Tony Blair faces new demands today to ban Sinn Féin from any future power-sharing administration in Belfast over the Northern Bank heist.
The Prime Minister and Taoiseach Bertie Ahern will receive a fresh security briefing on the £26.5m (€38.3m) robbery blamed on the IRA during talks at Downing Street.
Northern Ireland's Chief Constable Hugh Orde and Garda Commissioner Noel Conroy will take the two leaders through the intelligence that led to the assessment.
Mr Blair is also expected to press for assurances that the Provisionals are not on the brink of returning to all-out violence, following weekend reports.
And Mr Ahern is due to raise with him the issue of Gerry Conlon, one of the Guildford Four wrongly jailed for a 1974 IRA pub bomb, amid growing expectation that a public apology is to be issued.
It will be the first time Mr Orde has met Mr Blair since the police chief blamed the IRA for the raid, wrecking hopes of devolution being restored in the North.
Unionists were outraged that while they were involved in negotiations with Sinn Féin to revive the Stormont Executive, republicans were allegedly plotting one of the world’s biggest bank robberies.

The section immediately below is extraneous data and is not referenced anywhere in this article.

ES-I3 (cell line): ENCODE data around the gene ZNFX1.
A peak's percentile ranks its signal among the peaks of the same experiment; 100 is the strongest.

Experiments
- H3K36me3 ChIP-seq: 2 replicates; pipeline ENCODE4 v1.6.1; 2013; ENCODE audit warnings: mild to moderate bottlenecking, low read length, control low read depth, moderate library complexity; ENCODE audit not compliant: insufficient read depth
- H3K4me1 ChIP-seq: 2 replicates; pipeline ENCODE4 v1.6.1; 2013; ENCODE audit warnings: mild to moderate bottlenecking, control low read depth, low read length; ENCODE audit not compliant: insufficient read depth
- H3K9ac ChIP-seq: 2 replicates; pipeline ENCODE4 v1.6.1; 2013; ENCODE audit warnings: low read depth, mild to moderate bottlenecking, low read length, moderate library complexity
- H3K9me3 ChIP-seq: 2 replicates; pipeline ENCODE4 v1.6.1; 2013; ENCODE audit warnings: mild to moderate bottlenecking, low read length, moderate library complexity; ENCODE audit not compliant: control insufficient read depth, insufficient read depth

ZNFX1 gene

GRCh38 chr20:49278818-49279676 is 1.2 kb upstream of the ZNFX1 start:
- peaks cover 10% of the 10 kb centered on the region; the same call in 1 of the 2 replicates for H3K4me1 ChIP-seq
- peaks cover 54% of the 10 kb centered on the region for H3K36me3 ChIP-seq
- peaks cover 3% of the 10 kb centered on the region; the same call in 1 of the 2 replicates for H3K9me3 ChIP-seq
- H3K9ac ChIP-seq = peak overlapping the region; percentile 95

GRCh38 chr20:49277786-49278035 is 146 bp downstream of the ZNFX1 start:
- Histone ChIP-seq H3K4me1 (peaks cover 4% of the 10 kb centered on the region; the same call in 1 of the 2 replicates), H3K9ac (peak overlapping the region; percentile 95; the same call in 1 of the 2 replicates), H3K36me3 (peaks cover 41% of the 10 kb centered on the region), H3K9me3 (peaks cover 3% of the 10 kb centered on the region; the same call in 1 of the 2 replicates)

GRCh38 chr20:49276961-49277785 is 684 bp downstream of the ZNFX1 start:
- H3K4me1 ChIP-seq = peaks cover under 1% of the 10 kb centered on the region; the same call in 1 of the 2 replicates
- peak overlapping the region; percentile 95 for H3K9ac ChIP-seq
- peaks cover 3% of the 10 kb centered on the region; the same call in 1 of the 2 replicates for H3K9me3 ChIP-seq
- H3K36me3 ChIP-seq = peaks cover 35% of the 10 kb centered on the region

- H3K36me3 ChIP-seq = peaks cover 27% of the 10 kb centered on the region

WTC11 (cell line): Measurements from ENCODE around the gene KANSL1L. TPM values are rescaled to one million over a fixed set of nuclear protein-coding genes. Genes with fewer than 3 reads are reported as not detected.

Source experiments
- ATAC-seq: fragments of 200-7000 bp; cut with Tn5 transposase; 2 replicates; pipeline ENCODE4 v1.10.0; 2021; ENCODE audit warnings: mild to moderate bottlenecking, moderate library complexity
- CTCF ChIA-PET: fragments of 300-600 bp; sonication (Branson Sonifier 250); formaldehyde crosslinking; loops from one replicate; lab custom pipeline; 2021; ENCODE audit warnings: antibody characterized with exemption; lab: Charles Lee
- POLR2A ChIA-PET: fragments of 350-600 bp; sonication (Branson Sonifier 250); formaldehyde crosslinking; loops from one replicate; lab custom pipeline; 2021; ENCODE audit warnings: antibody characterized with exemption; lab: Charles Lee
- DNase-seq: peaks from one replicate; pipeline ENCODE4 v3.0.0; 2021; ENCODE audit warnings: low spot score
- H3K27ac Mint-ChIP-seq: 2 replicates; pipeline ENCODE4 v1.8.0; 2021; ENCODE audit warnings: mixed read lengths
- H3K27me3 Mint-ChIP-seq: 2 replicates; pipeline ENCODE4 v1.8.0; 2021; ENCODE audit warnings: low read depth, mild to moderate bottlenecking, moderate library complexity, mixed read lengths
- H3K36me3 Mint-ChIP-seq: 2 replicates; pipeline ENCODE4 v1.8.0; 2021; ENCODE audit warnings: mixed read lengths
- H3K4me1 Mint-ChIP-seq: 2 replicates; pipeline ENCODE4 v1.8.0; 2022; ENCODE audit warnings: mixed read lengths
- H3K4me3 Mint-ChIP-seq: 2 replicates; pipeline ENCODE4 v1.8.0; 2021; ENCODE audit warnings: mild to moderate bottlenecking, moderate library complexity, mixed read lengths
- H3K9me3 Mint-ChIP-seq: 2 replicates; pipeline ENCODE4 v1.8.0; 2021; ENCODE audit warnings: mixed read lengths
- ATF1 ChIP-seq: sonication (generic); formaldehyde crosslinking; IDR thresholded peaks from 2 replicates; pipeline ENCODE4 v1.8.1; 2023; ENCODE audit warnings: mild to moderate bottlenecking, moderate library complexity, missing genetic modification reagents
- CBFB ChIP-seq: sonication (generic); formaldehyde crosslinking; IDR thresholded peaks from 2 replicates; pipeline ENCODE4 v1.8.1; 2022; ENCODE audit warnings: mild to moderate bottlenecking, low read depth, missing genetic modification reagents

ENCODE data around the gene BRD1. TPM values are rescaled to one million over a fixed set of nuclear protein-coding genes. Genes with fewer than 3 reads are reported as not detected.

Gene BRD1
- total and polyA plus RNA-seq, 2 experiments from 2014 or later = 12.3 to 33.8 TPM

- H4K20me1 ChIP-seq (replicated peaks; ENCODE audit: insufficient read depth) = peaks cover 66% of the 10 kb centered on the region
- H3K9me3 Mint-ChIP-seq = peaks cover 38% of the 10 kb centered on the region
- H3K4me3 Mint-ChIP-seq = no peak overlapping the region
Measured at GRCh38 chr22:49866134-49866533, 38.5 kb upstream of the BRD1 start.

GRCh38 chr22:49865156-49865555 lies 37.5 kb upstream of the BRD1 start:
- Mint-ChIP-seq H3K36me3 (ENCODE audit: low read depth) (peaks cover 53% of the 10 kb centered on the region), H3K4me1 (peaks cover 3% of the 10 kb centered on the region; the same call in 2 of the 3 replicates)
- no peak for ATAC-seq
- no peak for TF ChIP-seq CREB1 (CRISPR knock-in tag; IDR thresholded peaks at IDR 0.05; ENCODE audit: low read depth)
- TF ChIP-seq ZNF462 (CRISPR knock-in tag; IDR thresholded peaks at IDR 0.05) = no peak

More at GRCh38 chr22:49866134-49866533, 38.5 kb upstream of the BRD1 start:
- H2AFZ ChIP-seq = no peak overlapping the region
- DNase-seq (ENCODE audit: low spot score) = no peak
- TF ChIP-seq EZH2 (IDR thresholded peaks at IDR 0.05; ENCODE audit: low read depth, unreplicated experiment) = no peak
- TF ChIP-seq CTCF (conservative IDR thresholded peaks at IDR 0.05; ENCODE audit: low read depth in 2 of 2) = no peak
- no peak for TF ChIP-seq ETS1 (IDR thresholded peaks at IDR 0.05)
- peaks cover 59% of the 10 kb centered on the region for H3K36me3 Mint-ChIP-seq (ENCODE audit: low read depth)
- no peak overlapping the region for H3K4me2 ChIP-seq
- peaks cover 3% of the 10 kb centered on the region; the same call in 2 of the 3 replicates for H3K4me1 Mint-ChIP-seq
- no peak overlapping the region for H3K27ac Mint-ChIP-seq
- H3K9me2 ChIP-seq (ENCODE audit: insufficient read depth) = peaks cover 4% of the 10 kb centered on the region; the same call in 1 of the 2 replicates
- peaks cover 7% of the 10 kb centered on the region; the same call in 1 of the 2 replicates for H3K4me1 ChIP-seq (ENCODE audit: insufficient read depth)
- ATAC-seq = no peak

Two Northern Bank staff members were forced to clear out its Belfast cash distribution centre on December 20 while their terrified families were held hostage.
Sammy Wilson, a Democratic Unionist member of the suspended Assembly, insisted Mr Blair and Mr Ahern have been left with only one option.
He said: “The two governments’ lack of action to date has been abysmal. In the December negotiations it was stated that where a party was found to be in default the others would not be held back by their actions.
“The Chief Constable has made it very clear that republicans are in default, so I’m expecting the governments to live up to their commitment and punish the wrongdoers.
“They must agree to exclude Sinn Féin from any devolution arrangements until they have proved they will live up to commitments to abandon criminality and terrorism.” A preliminary report by the Independent Monitoring Commission (IMC) paramilitary watchdog, is expected to be completed by the end of the week.
It is set to back Mr Orde’s assessment that the IRA carried out the robbery, despite categoric denials by the organisation and Sinn Féin leaders.
Despite massive setbacks in the peace process, Mr Blair and Mr Ahern are to map out a programme of activity for 2005 at the Downing Street talks.
The Taoiseach will also use the meeting to press for a public apology on behalf of the Conlon family.
Gerry Conlon and his later father Guiseppe were both jailed over 1974 bomb attack on the Horse and Groom pub in Guildford that killed five people.
Their sentences were quashed in 1989 following a major campaign, but the Conlon family have continued to lobby for further recognition of the miscarriage.
They received Mr Ahern’s backing in Dublin last week, and Northern Ireland Secretary Paul Murphy has said he believed Mr Blair was on the verge of making the apology.